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River stabilisation due to changing climate and vegetation during the late Quaternary in western Tasmania, Australia

Journal Article


Abstract


  • The Stanley River in western Tasmania, Australia, contains sub-fossil rainforest logs within the channel and floodplain. Of the more than 85 radiocarbon dates obtained, all but 3 date from 17 ka to the present and permit an interpretation of fluvial and related environmental changes over this period. Particular attention is focused on the interactive relationship between the river and its riparian rainforest. Following the Last Glacial Maximum, the Stanley River was a laterally active gravel-load system reworking most of its valley floor in the upstream reaches. With ameliorating conditions at the end of the Pleistocene, climate became less seasonal and flow regimes less energetic. Huon pines already present in the catchment, re-asserted themselves in the form of dense tree cover along the river banks and floodplains with basal floodplain deposition shifting from gravels to coarse sands and granules. By about 3.5 ka, a further change in climate reduced stream discharges substantially. As a result the channel reduced in size, transported finer sediment, became laterally stable, and the floodplain accreted with overbank deposits of sand and silt. Huon pines falling into the channel formed obstructions of woody debris, some surviving for 2 ka. These have reduced stream power and boundary shear stress, further contributing to channel stability. Generational sequences of Huon pines on the river banks, some extending back 1-2 ka, are additional evidence of this stability. Since the Pleistocene, changing climate and the re-establishment of dense riparian rainforest appear to have stabilised the river channels and floodplains of western Tasmania. © 1995.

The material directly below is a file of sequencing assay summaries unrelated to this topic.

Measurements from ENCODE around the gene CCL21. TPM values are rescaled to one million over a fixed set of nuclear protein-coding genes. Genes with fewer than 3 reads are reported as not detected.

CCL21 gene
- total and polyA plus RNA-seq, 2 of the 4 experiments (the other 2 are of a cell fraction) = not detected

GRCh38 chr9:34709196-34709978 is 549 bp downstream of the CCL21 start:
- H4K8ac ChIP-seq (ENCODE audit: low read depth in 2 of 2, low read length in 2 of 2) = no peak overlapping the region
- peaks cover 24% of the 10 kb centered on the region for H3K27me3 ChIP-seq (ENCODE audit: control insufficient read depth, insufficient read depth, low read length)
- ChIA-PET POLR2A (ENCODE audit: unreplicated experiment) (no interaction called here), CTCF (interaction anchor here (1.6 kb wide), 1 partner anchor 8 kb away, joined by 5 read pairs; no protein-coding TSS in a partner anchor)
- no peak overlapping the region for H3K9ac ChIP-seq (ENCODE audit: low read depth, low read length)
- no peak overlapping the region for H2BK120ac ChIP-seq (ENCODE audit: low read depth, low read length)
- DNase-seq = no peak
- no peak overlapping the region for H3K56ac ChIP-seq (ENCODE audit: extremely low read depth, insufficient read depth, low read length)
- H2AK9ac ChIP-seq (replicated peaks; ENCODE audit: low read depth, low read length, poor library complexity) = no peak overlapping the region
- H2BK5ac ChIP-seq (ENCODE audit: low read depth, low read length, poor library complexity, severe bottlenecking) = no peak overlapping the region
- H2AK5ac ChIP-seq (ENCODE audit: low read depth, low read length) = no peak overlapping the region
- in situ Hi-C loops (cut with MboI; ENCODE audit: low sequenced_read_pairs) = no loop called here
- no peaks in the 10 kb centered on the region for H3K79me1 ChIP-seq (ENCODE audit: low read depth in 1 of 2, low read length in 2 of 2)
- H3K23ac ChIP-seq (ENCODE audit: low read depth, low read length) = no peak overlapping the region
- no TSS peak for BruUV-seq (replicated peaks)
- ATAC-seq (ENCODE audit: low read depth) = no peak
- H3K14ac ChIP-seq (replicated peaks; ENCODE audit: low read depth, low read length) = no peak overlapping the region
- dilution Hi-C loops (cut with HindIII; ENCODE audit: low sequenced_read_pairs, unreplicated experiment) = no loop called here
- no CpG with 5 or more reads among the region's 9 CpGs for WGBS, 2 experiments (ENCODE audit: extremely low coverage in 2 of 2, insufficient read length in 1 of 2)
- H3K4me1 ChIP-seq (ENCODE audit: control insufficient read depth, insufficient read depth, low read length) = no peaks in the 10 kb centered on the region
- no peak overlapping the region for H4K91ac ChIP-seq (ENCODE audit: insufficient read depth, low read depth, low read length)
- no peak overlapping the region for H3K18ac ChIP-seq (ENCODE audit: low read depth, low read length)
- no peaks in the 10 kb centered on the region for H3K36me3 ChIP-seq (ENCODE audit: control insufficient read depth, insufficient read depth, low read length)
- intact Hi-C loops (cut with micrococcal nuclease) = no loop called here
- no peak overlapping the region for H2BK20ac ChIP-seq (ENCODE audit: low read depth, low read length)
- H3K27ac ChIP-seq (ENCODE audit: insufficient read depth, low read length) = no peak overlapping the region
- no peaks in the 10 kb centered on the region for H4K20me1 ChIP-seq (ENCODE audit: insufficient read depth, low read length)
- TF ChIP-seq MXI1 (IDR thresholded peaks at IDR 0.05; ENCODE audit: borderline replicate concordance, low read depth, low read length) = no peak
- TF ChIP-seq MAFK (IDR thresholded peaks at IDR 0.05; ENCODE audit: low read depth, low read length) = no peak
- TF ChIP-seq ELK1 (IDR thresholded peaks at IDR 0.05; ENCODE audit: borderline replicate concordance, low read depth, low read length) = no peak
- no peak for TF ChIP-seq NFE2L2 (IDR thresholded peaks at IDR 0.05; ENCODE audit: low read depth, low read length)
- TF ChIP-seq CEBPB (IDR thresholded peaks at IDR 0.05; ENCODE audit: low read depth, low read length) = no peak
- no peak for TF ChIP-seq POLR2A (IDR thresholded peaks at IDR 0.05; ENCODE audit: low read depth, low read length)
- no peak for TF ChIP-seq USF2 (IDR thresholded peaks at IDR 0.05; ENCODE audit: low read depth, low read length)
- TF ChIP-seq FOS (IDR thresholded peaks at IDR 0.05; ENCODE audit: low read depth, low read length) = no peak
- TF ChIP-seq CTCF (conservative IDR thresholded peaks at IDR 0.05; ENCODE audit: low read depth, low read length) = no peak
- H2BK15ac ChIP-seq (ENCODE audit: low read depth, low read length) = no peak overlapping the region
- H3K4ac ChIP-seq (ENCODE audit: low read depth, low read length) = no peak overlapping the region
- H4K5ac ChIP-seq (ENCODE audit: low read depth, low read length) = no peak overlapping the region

Publication Date


  • 1995

Citation


  • Nanson, G. C., Barbetti, M., & Taylor, G. (1995). River stabilisation due to changing climate and vegetation during the late Quaternary in western Tasmania, Australia. Geomorphology, 13(1-4), 145-158. doi:10.1016/0169-555X(95)00040-C

Scopus Eid


  • 2-s2.0-0029503924

Web Of Science Accession Number


Start Page


  • 145

End Page


  • 158

Volume


  • 13

Issue


  • 1-4

Abstract


  • The Stanley River in western Tasmania, Australia, contains sub-fossil rainforest logs within the channel and floodplain. Of the more than 85 radiocarbon dates obtained, all but 3 date from 17 ka to the present and permit an interpretation of fluvial and related environmental changes over this period. Particular attention is focused on the interactive relationship between the river and its riparian rainforest. Following the Last Glacial Maximum, the Stanley River was a laterally active gravel-load system reworking most of its valley floor in the upstream reaches. With ameliorating conditions at the end of the Pleistocene, climate became less seasonal and flow regimes less energetic. Huon pines already present in the catchment, re-asserted themselves in the form of dense tree cover along the river banks and floodplains with basal floodplain deposition shifting from gravels to coarse sands and granules. By about 3.5 ka, a further change in climate reduced stream discharges substantially. As a result the channel reduced in size, transported finer sediment, became laterally stable, and the floodplain accreted with overbank deposits of sand and silt. Huon pines falling into the channel formed obstructions of woody debris, some surviving for 2 ka. These have reduced stream power and boundary shear stress, further contributing to channel stability. Generational sequences of Huon pines on the river banks, some extending back 1-2 ka, are additional evidence of this stability. Since the Pleistocene, changing climate and the re-establishment of dense riparian rainforest appear to have stabilised the river channels and floodplains of western Tasmania. © 1995.

Publication Date


  • 1995

Citation


  • Nanson, G. C., Barbetti, M., & Taylor, G. (1995). River stabilisation due to changing climate and vegetation during the late Quaternary in western Tasmania, Australia. Geomorphology, 13(1-4), 145-158. doi:10.1016/0169-555X(95)00040-C

Scopus Eid


  • 2-s2.0-0029503924

Web Of Science Accession Number


Start Page


  • 145

End Page


  • 158

Volume


  • 13

Issue


  • 1-4